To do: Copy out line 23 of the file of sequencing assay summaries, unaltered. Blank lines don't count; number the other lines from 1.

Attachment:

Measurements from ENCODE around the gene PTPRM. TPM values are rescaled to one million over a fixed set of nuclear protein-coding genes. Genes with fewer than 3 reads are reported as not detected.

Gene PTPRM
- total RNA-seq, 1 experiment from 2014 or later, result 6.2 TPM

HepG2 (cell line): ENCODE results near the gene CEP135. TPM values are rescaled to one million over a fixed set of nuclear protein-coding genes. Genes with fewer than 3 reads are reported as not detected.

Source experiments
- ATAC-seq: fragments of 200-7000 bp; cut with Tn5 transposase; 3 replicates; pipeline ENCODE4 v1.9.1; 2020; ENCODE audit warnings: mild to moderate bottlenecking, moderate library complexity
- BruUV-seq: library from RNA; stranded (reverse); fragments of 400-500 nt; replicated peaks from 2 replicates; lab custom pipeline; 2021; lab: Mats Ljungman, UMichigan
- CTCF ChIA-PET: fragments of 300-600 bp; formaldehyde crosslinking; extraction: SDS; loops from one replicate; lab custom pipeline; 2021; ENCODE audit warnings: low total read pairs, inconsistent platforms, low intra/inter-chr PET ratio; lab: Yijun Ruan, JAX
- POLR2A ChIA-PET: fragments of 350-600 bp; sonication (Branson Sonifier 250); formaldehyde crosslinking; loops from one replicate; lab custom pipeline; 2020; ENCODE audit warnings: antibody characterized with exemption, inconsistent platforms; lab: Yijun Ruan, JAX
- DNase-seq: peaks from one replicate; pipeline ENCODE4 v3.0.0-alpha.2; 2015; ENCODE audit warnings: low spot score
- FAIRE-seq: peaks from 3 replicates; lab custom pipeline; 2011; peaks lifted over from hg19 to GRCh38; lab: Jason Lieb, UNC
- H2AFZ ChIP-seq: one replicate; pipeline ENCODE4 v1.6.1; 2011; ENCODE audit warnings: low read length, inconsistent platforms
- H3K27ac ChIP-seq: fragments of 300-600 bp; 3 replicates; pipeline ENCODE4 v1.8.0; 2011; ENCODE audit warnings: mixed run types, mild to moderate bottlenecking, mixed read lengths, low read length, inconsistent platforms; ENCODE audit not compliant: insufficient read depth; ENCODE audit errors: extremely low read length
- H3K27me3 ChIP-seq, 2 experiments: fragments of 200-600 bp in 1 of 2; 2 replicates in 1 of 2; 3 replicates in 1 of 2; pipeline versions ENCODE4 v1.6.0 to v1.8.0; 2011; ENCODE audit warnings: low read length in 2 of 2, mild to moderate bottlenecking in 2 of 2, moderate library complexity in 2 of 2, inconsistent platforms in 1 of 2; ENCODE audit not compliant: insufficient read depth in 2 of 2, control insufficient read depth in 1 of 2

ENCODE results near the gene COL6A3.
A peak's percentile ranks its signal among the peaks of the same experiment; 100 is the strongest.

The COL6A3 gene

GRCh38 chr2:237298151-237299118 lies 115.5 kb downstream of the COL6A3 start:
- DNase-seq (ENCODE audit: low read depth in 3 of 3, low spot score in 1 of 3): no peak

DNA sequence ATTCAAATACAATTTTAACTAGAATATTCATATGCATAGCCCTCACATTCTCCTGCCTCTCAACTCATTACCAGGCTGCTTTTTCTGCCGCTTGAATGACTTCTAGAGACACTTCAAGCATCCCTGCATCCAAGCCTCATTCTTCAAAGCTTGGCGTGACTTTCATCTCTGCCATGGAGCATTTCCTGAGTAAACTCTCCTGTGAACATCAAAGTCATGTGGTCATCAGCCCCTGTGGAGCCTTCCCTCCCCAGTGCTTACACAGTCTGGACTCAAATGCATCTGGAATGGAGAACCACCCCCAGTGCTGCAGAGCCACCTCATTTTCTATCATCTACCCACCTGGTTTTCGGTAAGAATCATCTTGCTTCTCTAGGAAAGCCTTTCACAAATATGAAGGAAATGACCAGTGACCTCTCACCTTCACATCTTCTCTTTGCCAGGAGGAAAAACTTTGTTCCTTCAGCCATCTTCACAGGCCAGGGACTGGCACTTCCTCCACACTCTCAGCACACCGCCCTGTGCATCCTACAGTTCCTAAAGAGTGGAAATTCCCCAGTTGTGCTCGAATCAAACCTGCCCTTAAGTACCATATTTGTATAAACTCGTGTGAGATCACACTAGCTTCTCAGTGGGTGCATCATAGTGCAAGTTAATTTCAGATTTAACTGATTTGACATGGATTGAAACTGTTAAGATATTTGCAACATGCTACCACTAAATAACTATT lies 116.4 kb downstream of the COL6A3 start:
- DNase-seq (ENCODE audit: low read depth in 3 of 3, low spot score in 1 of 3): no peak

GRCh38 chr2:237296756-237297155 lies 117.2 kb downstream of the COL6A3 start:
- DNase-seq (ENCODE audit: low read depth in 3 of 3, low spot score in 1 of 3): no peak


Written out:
- DNase-seq (ENCODE audit: low read depth in 3 of 3, low spot score in 1 of 3): no peak